The Scrumdown – Ireland thrill, England disappoint and a familiar story for Wales
Rugby Union: Autumn Internationals recap
I mentioned in my column last week that Ireland should be considered contenders for the RWC 2019, and based on their 38-3 thumping of the once-mighty Springboks on Saturday it’s hard to not double down on that conclusion. This was a very out-of-sorts South Africa team, one that is perhaps regretting not blooding young players earlier, as some of the less experienced players looked out of their depth, but Ireland were sensational here from minute one, when debutante Bundee Aki earned a penalty following a stellar steal in the tackle.
Winger’s Conway and Stockdale looked lively, following some great form for their respective clubs, and both were rewarded with tries. The pick of Ireland’s bunch came following some great work by the two of them taking their team to within striking distance, with CJ Stander showing some great footwork in close quarters to dance in for the try. It was scintillating stuff from a team who dominated every area of the pitch. Sexton kicked four penalties and marshalled the game with his usual steady hand, before being replaced by the exciting pretender Carbery, who looks like the perfect plan B if Ireland ever need a spark off the bench. Once Sexton makes his hero’s exit from the international stage, Carbery looks like he’ll be ready to step up.
These are exciting times for Ireland. They do have to go to Twickenham and the Stade de France in the Six Nations this winter, but they should still be eyeing a Grand Slam. First, though, they’ll look to continue their fine form against Fiji this week. After all the talk of England being the only team to challenge the All Blacks in two years, the men in green seem to be coming good at just the right time. As for South Africa, they really need to improve quickly, or they could be on the end of a clean sweep of defeats for the tour. Do not forget their loss to Italy last year, and based on this performance that could easily happen again.
Not quite the same excitement out of Twickenham where the two sides were close to putting the crowd to sleep. It was a scrappy affair with no real consistency or free-flow. England defended well, with Sam Underhill catching the eye for some shuddering tackles in the first half, but they looked slightly bereft of inspiration with the ball in hand, and they gave away too many clumsy penalties. Indeed, if Argentina had a half-competent kicker the game would have been a lot closer.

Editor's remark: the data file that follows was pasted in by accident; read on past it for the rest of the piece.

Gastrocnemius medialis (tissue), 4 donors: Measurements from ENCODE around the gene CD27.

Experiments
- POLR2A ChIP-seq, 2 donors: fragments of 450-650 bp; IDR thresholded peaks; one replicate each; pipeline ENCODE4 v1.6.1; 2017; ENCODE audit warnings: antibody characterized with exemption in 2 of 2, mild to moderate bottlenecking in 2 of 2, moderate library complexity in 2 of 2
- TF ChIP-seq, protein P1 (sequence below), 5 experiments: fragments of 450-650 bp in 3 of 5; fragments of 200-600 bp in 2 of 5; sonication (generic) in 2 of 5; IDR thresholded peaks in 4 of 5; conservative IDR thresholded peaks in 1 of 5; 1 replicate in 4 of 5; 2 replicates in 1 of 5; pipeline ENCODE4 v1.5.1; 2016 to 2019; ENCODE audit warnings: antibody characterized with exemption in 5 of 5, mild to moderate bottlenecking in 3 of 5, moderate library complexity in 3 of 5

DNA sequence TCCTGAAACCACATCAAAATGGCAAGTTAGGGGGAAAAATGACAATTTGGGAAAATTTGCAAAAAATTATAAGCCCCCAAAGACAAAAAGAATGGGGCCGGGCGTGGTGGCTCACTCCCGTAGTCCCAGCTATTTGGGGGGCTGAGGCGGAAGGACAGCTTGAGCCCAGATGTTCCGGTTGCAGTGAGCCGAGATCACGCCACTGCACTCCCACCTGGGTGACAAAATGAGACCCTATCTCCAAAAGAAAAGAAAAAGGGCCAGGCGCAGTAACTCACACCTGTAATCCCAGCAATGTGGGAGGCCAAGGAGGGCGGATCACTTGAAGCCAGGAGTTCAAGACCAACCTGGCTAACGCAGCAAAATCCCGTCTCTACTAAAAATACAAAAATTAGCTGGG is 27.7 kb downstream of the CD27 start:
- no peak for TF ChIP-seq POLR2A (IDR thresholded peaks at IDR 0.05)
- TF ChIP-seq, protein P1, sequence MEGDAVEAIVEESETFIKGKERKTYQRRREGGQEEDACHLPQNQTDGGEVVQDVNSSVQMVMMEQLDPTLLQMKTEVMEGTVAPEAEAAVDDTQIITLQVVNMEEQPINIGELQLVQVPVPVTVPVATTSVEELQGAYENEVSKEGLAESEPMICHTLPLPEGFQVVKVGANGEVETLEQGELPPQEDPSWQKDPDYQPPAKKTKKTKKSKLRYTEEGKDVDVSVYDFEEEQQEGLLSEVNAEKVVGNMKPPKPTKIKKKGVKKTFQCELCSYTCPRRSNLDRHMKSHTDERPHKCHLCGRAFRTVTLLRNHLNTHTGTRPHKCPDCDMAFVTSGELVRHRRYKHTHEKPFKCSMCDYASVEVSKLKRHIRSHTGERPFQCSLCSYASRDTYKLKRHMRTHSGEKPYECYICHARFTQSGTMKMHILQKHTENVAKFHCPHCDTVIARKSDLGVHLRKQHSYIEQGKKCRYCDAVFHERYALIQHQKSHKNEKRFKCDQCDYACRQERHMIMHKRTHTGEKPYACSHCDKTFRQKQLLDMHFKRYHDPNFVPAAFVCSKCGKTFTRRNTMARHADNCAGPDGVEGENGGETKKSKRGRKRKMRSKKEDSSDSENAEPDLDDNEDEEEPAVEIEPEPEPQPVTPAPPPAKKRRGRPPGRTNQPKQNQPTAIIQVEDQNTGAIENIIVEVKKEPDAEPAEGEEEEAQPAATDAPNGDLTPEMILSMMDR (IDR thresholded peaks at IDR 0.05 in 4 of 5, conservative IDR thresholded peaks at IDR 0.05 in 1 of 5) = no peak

As it was, England ran out 21-8 winners, with Nathan Hughes, who looked imposing with the ball in hand, and substitute Rokoduguni scoring the only tries. It was not all doom and gloom for the red rose. The aforementioned Underhill put in a big performance, as did Mako Vunipola at scrum time and Courtney Lawes in the loose. But for others this was a huge chance to demonstrate what they can do, but were far from at their best, namely the hugely talented Henry Slade, who looked a little off-kilter in comparison to his club form. With Farrell and Itoje sure the return next week, England will need to greatly improve from this tepid performance if they wish to overcome the Wallabies.
That being said, Australia were far from their best against Wales, but inevitably they soaked up the pressure and saw the game home, their 13th straight win against Gatland’s men. Wales enjoyed huge amounts of possession, but did not seem to be able to finish off their chances, often losing the ball at the crucial moment. Typifying the match was Curtley Beale’s breakaway effort. Wales had run through phase after phase, but perhaps opted to go wide a little too early, and winger Steff Evans, who otherwise was one of Wales’s brighter sparks, was brilliantly stripped of the ball by the former Wasps back, before he ran in unopposed to put the game beyond Wales.
It’s difficult to criticise Wales too much following their 21-29 loss. They weren’t for lacking in intent, but the final product eluded them a little too often, and Australia put in an impressive shift in defence. This is, after all, a team in transition playing a team that beat the All Blacks just a few weeks ago, and they were unlucky not to get more out of it. Gatland should worry about this aparent hoodoo against Australia, though. If Wales want to lift the Webb Ellis Trophy in 2019 they will inevitably have to beat New Zealand, Australia or both, and their record against the Southern Hemisphere giants has been atrocious. A confidence-boosting win over Georgia next week is required.
What a game it ended up being at Murrayfield. Samoa arrived just two days after their RFU was announced as bankrupt, and boy did they give the Scots a good contest. It was the power of the home side, as opposed to the cavalier style of Glasgow, which helped them into a 32-10 lead after 50 minutes. Samoa refused to accept they were beaten, though, and took advantage of some lacklustre defending to keep coming back, even when Scotland kept scoring in reply. The game finished 44-38 in the end, and who knows what would have happened if it had gone on for ten minutes longer.
Scotland were guilty of resting on their laurels a little in the 2nd half, and their defence, especially around the fringes of the breakdown, should be a cause for concern for Gregor Townsend. But full credit to both teams for making this an absolute barn-burner. It was a great advertisement for the international game, and those who watched this instead of the squalid effort at Twickenham were greatly rewarded. Scotland vs New Zealand should be interesting next week.